Book Review: Nanda Devi by Sandeep Madadi

Nanda Devi by Sandeep Madadi is a book about the mountain, a book about nature, a travel book, and more giving voice to unusual characters, but very present in the mountains. The book creates a space of serenity in which it is easy to find a broader and more enlightening perspective.

The Nanda Devi, through the narrative is seen as that great boulder that so imposing looks down on everyone, so strong that no one can move it, so statuesque that it transforms landscapes into works of art and so majestic that it seems to challenge you to reach its highest peak. How could all this not be the heart of inspiration for artists and writers?

Nanda Devi have always been the background of many stories, both true and fictional, which have inspired numerous books over the years. The mountain, with its breathtaking landscapes, pristine territories and snow-capped peaks have made generations of nature lovers dream.

But all this beauty, full of charm, hides pitfalls and difficulties. Nanda Devi has often been the stage for great challenges. These challenges were not only physical, but also psychological, so this environment has become the symbol of overcoming one's limits, and a place to rediscover peace and the charm of discovery.

What is Nanda Devi really? Is it just a piece of the earth's crust wrinkled by powerful tectonic movements, or something more? And why does it hold so much fascination? I approached reading the book without too many questions, but this increased along the way and in the end the desire to know more grew.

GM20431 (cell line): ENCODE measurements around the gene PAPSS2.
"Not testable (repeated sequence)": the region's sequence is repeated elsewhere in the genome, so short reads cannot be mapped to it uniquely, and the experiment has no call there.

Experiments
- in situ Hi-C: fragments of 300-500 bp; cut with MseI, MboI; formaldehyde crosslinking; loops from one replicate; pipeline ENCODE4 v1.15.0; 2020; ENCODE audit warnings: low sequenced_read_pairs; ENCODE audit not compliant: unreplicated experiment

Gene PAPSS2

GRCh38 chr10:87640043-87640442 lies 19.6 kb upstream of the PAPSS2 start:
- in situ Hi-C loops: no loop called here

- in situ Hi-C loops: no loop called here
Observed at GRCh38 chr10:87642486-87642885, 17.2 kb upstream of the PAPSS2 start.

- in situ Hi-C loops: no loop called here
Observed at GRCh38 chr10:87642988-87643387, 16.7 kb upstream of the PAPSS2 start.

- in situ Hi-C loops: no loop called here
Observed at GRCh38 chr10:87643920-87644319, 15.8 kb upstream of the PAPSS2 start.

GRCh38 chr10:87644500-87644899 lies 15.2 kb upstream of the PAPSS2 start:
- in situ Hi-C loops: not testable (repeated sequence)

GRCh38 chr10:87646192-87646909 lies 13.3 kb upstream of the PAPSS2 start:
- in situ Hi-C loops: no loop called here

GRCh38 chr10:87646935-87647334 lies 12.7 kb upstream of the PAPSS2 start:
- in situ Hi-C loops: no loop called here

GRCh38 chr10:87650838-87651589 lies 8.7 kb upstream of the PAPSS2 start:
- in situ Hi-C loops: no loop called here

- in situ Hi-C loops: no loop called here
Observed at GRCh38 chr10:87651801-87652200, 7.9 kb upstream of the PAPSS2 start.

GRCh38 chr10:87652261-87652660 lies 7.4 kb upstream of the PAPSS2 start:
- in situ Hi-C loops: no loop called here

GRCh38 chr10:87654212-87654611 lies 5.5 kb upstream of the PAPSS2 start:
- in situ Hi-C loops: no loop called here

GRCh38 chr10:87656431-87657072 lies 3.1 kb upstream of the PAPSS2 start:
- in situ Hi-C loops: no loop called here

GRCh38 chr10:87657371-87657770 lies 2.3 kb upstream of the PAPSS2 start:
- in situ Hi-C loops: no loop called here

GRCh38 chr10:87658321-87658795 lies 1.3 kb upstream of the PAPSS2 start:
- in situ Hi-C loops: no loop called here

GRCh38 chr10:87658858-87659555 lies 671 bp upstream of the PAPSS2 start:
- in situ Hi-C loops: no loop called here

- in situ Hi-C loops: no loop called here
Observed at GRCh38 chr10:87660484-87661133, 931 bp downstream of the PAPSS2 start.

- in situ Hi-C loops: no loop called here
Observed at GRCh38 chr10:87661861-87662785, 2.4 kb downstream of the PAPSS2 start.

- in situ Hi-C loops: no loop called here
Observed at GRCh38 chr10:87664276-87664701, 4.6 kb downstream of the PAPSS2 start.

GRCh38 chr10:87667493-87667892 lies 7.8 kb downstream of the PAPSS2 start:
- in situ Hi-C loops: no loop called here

When books are good, even with the answers they give, they make you even more hungry and often the desire to travel. Perhaps what emerges most of all is the strength of Nanda Devi. A mountain that in a few seconds can decide your life with landslides, avalanches, storms and other unforeseen events; and above all it is a sneaky mountain, a siren that with its call of conquest tests minds clouded by fatigue.

With the haunting notes of the leaves blending harmoniously with those of clouds and snow to create an extraordinary dialogue, Nanda Devi unites sumptuous elegance with a deep spiritual passion. As soon as you have the book in your hand you feel like reading it non-stop. It speaks to you of beauty, adventure, and glory.

More than a book about the mountain, it is a short novel set in the trails, among the forests and mountains as we visit and come into contact with a myriad of cultures, traditions, histories, gods, beliefs. Reading it you will become familiar with places, but also with animals, forests and lakes which are the backdrop to a universal story, that of the relationship between man and nature, the value of legends and taboos.

Combining the rigor of the curiosity of the explorer, the author gives us a travel story of great literary quality, the diary of a long adventure among dizzying peaks and distant valleys, archaic communities and the mountain that stands tall against all odds. The language is fluid and light and easily leads the reader to the visual materialization of landscape glimpses and faces of the regions and the inhabitants of the Himalayas.

It is the account of the journey that the author undertook through remote and difficult terrains, and the book is enriched by personal reflections that make us better acquainted with the author and grasp hidden elements of the region around Nanda Devi, such as the festivals, gods, myths and legends.